This site is entirely user-supported. See how you can help.
Street View is the best available vantage point looking, if possible, towards the location of the building. In some locations, Street View may not give a view of the actual building, or may not be available at all. Where it is not available, the satellite view is shown instead.
Latitude: 52.4962 / 52°29'46"N
Longitude: -2.009 / 2°0'32"W
OS Eastings: 399484
OS Northings: 288699
OS Grid: SO994886
Mapcode National: GBR 573.U4
Mapcode Global: VH9YV.4J88
Entry Name: Engine House Adjoining Top Lock of Oldbury Locks, South of Engine Street Birmingham Canal Titford Branch
Listing Date: 29 September 1987
Source: Historic England
Source ID: 1288246
English Heritage Legacy ID: 219235
Location: Sandwell, B69
Electoral Ward/Division: Oldbury
Built-Up Area: Oldbury (Sandwell)
Traditional County: Worcestershire
Lieutenancy Area (Ceremonial County): West Midlands
Church of England Parish: Oldbury
Church of England Diocese: Birmingham
SANDWELL MB BIRMINGHAM CANAL
SO 98 NE
Titford Branch, Oldbury
8/31 Engine House adjoining
Top Lock of
Oldbury Locks, south of
Pumping engine house, now partly used as warehouse. Built shortly after
Oldbury Locks were opened in 1837. Blue brick with roofs of slate and
corrugated asbestos. South wall has twin gables of two parallel ranges,
the right hand one set forward slightly. Each has a first floor window
with segmental head and a ground floor doorway, the right hand one partly
blocked and with an elliptical head. The left hand return wall is partly
covered by a single storey lean-to. On the first floor are four windows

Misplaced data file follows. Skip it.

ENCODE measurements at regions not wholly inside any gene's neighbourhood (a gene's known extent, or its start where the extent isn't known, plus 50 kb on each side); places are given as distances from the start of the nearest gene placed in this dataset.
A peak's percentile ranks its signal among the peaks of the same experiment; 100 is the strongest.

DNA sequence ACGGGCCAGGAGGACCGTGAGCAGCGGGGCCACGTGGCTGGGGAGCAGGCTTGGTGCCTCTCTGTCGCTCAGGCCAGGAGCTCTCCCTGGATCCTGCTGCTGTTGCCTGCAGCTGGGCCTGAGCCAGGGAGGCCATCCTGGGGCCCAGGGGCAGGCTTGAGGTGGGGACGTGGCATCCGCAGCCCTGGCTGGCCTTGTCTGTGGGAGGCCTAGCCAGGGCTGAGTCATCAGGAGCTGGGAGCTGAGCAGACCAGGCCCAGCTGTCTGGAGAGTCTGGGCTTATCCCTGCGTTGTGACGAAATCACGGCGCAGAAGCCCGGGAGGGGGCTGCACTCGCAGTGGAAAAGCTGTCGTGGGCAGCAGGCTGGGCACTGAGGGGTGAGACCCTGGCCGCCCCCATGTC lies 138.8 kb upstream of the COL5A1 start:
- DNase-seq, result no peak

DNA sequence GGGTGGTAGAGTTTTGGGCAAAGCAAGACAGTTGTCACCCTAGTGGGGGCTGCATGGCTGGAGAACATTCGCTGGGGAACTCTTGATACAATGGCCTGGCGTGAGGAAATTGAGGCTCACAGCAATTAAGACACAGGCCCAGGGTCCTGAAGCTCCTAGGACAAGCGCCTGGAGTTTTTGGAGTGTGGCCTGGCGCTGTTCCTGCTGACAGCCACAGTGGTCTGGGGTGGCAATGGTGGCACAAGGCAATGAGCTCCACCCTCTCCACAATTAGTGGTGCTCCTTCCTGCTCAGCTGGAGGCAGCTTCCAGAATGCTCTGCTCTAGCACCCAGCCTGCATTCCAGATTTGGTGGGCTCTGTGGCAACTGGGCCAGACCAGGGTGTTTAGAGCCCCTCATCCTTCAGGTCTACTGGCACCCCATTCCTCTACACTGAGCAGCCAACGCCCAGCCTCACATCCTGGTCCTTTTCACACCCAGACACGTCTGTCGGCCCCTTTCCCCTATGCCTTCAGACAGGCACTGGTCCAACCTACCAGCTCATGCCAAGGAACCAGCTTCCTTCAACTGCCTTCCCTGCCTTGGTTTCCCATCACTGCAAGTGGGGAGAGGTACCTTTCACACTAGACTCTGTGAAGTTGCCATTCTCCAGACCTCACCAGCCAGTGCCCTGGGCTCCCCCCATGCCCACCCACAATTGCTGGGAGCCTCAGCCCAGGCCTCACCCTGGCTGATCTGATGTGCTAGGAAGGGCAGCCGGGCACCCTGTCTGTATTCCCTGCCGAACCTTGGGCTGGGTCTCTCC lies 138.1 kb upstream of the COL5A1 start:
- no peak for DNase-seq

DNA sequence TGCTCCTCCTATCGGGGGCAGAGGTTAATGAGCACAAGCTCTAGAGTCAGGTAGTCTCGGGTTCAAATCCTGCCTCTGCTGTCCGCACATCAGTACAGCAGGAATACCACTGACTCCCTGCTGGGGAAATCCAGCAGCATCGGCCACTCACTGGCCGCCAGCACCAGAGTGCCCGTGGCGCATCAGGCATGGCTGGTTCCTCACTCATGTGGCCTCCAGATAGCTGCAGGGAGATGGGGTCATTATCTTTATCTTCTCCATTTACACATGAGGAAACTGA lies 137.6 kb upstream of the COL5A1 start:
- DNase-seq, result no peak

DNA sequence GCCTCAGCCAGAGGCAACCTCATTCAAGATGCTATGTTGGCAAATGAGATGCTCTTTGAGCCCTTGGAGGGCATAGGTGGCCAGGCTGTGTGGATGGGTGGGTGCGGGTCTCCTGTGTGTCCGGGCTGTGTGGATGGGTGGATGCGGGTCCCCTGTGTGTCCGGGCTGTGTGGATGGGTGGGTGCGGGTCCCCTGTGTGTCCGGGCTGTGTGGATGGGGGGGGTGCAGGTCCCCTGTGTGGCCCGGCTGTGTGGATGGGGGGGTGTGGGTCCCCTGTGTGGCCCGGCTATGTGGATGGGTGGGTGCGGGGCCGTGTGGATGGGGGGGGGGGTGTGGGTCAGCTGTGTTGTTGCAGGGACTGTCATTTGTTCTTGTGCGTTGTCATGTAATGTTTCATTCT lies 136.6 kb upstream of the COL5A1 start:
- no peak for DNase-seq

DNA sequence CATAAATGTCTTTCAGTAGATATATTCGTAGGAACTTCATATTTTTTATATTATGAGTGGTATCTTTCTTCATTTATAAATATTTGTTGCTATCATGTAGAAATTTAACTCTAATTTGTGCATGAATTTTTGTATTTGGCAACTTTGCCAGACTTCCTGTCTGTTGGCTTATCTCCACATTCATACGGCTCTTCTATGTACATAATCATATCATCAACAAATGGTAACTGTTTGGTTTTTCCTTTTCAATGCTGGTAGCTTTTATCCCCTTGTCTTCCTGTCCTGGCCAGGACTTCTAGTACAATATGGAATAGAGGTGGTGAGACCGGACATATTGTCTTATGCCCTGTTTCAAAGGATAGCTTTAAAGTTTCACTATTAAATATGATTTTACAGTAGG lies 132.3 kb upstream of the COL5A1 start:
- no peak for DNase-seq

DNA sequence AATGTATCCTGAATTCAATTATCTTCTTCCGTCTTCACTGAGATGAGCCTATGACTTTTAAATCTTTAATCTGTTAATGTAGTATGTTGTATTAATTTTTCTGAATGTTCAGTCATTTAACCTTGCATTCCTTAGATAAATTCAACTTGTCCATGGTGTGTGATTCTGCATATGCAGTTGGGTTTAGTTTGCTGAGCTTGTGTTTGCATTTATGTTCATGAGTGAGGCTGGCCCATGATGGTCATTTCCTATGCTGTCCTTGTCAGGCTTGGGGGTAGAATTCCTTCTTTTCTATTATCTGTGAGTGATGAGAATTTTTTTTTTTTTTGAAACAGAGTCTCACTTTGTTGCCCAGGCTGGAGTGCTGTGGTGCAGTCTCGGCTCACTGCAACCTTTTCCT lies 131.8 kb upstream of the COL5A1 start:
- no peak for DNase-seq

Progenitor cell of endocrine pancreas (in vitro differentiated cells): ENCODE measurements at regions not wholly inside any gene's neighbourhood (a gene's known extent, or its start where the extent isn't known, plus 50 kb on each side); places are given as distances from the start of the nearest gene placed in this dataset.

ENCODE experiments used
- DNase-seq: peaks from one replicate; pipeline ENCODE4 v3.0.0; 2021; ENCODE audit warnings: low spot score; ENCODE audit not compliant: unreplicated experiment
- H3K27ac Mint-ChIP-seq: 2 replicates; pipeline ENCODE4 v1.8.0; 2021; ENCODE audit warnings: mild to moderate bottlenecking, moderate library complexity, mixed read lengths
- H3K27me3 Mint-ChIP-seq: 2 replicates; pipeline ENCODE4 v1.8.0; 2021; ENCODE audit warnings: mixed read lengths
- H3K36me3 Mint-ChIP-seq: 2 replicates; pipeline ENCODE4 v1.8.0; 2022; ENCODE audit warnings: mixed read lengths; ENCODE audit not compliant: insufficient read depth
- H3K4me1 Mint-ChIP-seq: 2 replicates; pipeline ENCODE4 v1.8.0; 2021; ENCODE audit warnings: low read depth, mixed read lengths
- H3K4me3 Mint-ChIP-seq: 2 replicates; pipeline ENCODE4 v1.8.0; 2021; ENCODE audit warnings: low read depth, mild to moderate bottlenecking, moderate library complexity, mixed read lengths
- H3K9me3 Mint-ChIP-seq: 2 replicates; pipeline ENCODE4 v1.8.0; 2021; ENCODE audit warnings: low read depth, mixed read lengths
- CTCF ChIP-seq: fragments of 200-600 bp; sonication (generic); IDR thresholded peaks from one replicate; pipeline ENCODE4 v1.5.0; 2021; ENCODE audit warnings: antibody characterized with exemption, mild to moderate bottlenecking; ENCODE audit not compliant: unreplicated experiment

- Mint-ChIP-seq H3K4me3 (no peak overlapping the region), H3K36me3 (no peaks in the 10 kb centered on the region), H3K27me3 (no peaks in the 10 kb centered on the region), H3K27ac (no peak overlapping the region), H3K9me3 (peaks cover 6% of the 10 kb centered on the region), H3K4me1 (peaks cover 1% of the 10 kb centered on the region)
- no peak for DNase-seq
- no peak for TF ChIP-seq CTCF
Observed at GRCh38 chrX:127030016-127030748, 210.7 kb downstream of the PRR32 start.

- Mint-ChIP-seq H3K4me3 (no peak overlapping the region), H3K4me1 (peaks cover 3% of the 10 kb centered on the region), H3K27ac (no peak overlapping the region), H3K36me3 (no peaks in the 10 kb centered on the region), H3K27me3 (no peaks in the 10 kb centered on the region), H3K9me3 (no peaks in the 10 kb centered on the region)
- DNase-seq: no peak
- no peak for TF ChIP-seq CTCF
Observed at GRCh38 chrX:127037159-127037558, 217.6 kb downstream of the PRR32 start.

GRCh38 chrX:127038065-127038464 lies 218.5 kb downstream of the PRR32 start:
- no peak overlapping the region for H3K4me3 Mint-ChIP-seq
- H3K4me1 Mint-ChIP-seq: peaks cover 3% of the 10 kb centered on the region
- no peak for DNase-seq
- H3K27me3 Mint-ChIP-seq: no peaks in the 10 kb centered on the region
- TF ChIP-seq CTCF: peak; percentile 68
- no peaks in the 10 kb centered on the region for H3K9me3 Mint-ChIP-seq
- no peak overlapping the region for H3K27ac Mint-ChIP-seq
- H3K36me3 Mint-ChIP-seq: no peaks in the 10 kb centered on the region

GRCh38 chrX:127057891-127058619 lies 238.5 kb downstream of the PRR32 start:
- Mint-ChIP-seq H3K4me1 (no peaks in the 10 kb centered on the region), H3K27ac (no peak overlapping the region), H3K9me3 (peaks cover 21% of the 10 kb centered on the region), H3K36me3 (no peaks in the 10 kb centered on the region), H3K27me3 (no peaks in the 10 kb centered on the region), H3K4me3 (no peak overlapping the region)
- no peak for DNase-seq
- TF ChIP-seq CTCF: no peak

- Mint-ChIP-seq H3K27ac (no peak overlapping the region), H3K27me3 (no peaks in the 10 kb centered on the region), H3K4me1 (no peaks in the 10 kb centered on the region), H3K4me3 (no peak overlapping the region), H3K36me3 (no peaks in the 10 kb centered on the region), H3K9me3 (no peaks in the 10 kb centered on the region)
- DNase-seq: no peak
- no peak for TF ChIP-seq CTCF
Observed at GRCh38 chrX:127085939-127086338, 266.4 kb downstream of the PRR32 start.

with segmental heads and iron glazing bars. The right hand return wall
is of four bays. The windows have segmental heads and all have iron glazing
bars except the left hand one on the first floor. At the right there is a
blocked window, with a doorway to a fire escape above on the first floor.
At the rear is a lower range with a truncated chimney projecting from its
west wall. The engine house originally contained two beam engines and four
boilers to recirculate water from the Wolverhampton level back to the Titford
Canal. They operated at 11 strokes a minute and lifted five million gallons
a day. The beam engines were replaced by a Tangye gas engine c1930. This
has been superseded by electric pumps which are still used occasionally.
The engine house stands at the junction with Spon Lane Branch, a part of
the Titford Feeder made navigable in the early 1870s. (Langford, J I,
The BCN and Titford Valley, Boundary Post, 1974).
Listing NGR: SO9948488699
This text is from the original listing, and may not necessarily reflect the current setting of the building.
Source links go to a search for the specified title at Amazon. Availability of the title is dependent on current publication status. You may also want to check AbeBooks, particularly for older titles.
Other nearby listed buildings